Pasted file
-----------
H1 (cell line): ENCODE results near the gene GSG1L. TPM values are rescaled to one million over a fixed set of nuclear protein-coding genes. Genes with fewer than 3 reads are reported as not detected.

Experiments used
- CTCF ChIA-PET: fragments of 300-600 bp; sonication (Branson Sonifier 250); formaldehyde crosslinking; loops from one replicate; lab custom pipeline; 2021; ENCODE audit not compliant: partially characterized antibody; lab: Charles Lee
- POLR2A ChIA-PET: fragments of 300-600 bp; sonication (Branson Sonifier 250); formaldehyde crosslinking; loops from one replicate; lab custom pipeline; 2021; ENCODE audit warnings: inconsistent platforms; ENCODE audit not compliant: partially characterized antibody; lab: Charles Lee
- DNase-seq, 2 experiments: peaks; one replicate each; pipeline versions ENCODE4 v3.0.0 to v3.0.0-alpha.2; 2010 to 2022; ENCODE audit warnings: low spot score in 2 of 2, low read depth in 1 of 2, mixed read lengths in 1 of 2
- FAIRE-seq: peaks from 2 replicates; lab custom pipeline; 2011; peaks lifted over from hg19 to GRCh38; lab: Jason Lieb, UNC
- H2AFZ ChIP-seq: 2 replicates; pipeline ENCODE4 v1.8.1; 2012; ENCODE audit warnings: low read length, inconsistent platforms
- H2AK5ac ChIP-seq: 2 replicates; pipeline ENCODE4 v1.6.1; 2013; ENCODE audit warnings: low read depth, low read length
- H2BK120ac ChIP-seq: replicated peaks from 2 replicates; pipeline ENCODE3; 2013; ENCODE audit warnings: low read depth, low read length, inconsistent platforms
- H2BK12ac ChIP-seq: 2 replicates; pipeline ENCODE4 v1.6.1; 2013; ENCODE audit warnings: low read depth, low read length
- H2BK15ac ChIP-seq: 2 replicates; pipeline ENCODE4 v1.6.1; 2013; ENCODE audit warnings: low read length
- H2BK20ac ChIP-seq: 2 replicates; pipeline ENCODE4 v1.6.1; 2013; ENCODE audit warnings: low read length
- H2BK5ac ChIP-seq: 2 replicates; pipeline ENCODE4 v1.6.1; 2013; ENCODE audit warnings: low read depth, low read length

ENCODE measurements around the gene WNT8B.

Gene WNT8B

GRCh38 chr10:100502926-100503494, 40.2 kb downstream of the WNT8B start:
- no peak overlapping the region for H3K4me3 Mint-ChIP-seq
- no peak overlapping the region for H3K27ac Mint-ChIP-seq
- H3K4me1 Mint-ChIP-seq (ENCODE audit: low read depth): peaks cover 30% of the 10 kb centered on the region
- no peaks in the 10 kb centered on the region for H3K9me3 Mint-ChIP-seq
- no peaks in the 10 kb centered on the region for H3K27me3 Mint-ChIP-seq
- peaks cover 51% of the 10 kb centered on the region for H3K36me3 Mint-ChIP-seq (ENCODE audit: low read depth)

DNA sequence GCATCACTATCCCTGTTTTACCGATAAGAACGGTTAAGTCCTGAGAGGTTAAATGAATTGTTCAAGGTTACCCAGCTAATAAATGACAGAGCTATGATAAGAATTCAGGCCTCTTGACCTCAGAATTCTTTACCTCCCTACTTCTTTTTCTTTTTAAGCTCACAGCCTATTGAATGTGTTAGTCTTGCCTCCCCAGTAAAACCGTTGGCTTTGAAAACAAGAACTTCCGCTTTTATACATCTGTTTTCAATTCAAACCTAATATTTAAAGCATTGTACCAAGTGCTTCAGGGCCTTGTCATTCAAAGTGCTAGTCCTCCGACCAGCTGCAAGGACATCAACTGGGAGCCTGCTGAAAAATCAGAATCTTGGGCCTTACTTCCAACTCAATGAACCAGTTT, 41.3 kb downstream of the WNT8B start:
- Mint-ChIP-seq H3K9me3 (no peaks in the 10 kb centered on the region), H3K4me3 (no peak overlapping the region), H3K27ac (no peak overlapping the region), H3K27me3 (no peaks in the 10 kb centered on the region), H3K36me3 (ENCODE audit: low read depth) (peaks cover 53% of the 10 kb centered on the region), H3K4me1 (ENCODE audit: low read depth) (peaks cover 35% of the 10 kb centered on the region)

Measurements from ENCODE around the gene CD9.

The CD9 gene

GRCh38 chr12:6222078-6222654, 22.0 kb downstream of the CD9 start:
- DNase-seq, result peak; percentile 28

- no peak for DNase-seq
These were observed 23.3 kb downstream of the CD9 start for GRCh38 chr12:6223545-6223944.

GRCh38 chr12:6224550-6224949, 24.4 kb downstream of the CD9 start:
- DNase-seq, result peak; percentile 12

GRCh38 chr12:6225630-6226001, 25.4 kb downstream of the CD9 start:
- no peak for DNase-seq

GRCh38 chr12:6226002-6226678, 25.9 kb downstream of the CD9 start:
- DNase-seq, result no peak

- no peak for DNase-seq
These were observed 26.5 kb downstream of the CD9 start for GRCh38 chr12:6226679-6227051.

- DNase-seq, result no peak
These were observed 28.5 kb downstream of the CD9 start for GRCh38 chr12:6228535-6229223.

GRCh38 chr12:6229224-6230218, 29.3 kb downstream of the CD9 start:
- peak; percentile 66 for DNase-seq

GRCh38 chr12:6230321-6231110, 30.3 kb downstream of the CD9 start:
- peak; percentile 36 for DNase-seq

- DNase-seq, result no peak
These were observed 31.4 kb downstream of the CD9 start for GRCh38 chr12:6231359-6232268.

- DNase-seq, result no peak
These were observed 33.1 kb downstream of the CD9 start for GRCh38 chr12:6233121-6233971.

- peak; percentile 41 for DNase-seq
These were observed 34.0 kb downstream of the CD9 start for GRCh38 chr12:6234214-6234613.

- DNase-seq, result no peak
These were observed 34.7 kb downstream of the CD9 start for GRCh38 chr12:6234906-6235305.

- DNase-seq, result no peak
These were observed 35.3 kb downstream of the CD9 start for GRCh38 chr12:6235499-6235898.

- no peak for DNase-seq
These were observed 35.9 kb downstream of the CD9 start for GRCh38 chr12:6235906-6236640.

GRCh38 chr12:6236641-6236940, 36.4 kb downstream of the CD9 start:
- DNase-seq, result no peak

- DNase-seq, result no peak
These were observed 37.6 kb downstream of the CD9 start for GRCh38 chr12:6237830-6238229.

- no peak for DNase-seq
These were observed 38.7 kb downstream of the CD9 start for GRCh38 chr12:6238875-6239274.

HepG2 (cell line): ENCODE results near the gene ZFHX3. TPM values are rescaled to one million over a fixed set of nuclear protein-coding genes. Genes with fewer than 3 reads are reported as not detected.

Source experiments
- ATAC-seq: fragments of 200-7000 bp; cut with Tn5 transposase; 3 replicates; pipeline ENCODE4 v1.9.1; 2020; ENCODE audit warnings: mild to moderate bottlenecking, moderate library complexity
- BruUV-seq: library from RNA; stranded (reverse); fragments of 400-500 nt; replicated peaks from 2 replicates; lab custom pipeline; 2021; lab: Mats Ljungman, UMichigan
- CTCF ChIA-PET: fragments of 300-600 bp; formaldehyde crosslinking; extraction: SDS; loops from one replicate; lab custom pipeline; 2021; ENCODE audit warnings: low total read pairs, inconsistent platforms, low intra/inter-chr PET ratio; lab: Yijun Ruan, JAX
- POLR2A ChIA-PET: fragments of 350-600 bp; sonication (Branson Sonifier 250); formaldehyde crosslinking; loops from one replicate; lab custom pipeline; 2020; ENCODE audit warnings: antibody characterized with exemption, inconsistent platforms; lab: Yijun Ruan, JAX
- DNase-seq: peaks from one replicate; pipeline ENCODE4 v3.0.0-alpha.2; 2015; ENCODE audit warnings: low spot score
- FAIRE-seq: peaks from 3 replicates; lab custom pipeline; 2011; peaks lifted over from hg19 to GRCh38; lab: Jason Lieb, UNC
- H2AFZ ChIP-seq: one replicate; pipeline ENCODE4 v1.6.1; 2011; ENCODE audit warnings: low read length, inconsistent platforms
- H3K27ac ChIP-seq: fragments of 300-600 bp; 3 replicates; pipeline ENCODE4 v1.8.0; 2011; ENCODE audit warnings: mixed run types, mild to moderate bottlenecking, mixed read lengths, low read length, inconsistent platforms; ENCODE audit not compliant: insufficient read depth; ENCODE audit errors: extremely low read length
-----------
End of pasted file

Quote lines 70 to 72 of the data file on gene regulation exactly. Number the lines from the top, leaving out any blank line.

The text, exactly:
- FAIRE-seq: peaks from 3 replicates; lab custom pipeline; 2011; peaks lifted over from hg19 to GRCh38; lab: Jason Lieb, UNC
- H2AFZ ChIP-seq: one replicate; pipeline ENCODE4 v1.6.1; 2011; ENCODE audit warnings: low read length, inconsistent platforms
- H3K27ac ChIP-seq: fragments of 300-600 bp; 3 replicates; pipeline ENCODE4 v1.8.0; 2011; ENCODE audit warnings: mixed run types, mild to moderate bottlenecking, mixed read lengths, low read length, inconsistent platforms; ENCODE audit not compliant: insufficient read depth; ENCODE audit errors: extremely low read length